Although St. Mary Parish in Conshohocken merged with St. Matthew Parish in 2014, on Aug. 1 the former Polish parish church will become a quasi-parish for Catholics who wish to worship in the Extraordinary Form of the Mass, the form prior to the Second Vatican Council, in Latin.

Interest in the traditional Latin Mass is rising in popularity among Catholics in the Archdiocese of Philadelphia, so a new spiritual home in a central location in the region will be erected to serve their spiritual needs.

The archdiocese announced Sunday, April 8 the decision of Archbishop Charles Chaput to establish a “quasi-parish” at St. Mary Church in Conshohocken, effective Aug. 1.

It will be staffed by the Priestly Fraternity of St. Peter, and a pastor from the community of Catholic priests will be appointed at a later date.


St. Mary’s was founded as a Polish personal parish in 1905 and operated in the former steel mill town, now a thriving borough in central Montgomery county at the confluence of three interstate highways and regional mass transit lines, until it was consolidated with St. Matthew Parish in Conshohocken in 2014.

The church was used for occasional Masses celebrated mostly by priests of St. Matthew’s, which is where parishioners first heard the news about the new quasi-parish at Masses last weekend.

The term for this kind of parish may be unfamiliar to most Catholics but it is provided for in church law, the Code of Canon Law.

Canon 516.1 explains that a quasi-parish is “a definite community of the Christian faithful” in a diocese, is “entrusted to a priest as its pastor” and is “equivalent to a parish” but is “not yet erected as a parish because of particular circumstances.”

In its statement, the archdiocese said the quasi-parish was being established “in response to an interest for additional pastoral care for those wishing to participate in divine worship in the Extraordinary Form.”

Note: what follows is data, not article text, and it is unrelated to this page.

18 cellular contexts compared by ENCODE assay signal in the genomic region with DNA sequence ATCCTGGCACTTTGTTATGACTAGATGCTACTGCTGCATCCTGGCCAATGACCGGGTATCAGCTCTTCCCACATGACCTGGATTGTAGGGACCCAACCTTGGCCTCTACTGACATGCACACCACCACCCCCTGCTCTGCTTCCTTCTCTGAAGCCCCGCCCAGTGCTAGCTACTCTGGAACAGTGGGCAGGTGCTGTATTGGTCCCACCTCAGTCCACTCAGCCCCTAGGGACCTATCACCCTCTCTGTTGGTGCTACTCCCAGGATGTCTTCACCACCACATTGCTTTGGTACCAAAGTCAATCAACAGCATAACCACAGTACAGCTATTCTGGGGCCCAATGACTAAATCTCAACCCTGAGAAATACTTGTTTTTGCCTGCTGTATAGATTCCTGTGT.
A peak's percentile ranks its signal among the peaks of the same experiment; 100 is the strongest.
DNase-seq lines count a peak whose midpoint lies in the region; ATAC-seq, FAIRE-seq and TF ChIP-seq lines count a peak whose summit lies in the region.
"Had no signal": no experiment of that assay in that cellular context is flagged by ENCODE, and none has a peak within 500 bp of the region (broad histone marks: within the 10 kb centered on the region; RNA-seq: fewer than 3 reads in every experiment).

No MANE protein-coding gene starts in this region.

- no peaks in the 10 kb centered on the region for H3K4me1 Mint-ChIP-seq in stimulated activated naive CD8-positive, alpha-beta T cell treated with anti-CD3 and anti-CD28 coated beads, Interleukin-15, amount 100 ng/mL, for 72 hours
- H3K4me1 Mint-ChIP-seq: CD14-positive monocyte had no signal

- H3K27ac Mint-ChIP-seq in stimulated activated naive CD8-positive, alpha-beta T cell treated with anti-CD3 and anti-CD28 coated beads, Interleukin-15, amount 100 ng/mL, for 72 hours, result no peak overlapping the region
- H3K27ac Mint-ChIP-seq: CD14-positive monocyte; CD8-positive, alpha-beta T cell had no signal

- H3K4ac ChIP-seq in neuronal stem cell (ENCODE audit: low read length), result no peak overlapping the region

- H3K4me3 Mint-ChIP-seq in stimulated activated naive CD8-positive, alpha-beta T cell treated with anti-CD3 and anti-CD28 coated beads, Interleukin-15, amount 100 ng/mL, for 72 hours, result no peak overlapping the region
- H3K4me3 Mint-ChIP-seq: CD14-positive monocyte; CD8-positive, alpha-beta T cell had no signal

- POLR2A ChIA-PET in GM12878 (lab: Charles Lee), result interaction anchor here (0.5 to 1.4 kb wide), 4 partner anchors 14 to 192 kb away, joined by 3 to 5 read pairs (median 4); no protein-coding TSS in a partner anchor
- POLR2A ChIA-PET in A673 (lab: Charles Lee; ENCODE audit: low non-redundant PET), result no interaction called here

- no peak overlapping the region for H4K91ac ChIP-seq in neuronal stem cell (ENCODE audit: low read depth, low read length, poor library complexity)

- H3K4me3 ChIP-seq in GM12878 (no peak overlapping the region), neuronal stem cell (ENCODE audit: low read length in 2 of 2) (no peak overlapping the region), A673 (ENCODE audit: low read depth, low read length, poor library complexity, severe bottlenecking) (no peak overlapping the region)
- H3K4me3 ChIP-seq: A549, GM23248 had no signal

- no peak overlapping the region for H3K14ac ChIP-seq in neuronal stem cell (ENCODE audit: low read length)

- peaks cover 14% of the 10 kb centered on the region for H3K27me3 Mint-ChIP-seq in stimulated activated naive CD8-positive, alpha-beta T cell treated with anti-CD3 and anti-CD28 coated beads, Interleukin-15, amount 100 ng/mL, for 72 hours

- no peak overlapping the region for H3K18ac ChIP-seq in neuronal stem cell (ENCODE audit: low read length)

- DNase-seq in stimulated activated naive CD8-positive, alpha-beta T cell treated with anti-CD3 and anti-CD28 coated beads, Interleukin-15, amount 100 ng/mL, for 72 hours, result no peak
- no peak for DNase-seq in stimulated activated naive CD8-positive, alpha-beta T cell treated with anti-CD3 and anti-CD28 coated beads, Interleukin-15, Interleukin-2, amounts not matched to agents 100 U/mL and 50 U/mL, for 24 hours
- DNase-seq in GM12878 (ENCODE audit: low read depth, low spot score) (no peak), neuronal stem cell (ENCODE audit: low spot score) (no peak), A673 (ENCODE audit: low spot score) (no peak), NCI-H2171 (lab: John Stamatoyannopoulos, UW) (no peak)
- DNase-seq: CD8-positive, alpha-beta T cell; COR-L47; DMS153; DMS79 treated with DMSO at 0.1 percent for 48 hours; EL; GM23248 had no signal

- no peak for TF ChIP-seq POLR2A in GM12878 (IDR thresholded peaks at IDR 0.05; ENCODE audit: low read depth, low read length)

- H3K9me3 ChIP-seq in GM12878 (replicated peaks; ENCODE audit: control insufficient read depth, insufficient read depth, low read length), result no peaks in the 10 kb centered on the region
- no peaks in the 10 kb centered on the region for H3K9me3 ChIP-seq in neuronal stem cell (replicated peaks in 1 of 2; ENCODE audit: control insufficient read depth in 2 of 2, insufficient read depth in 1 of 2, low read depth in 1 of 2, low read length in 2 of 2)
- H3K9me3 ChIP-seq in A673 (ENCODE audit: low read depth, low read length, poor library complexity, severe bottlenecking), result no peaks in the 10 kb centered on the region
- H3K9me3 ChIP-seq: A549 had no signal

Most Catholics in the Latin Rite worship through the Mass in the Ordinary Form published in the United States in 1973 as the fruit of liturgical reforms following the Second Vatican Council. The Ordinary Form was further refined in the U.S. with some revised vernacular translations in 2010.

Yet interest by some Catholics in the pre-Vatican II Mass celebrated in Latin, often referred to as the Tridentine Mass, persisted over the years.

In 2007 Pope Benedict XVI used the phrase “Extraordinary Form of the Roman Rite” to describe the liturgy of the 1962 Roman Missal, which is celebrated in Latin. This is the liturgical form that will be celebrated at St. Mary’s beginning next August.

In the meantime, the Extraordinary Form will continue to be celebrated at six Catholic churches in the archdiocese: the Cathedral Basilica of SS. Peter and Paul, Our Lady of Consolation and Our Lady of Lourdes, all in Philadelphia; Our Lady of Mount Carmel Mission Chapel, Plymouth Meeting; the National Shrine of Our Lady of Czestochowa, Doylestown; and St. Albert the Great, Huntingdon Valley.

Since the forms of the Mass are different and most priests ordained in the past 45 years would be challenged to celebrate it accurately and in fluent Latin, the Priestly Fraternity of St. Peter provides clergy trained in the Extraordinary Form liturgy, for the benefit of the worshiping faithful. The community of priests was formed in 1988 in Switzerland and now numbers some 200 priests and more than 100 seminarians worldwide.

Archbishop Chaput, according to the archdiocesan statement, consulted on the new quasi-parish with pastors of surrounding parishes, local priests who currently celebrate Mass in the Extraordinary Form and the archdiocesan Council of Priests.

Father Scott W. Allen, of the Priestly Fraternity of St. Peter, celebrates a Solemn High Mass July 26, 2017 at the Carmelite Monastery in Philadelphia. The Mass was in Latin in the Extraordinary Form, which predates the liturgical norms of the Second Vatican Council. (Photo by Sarah Webb)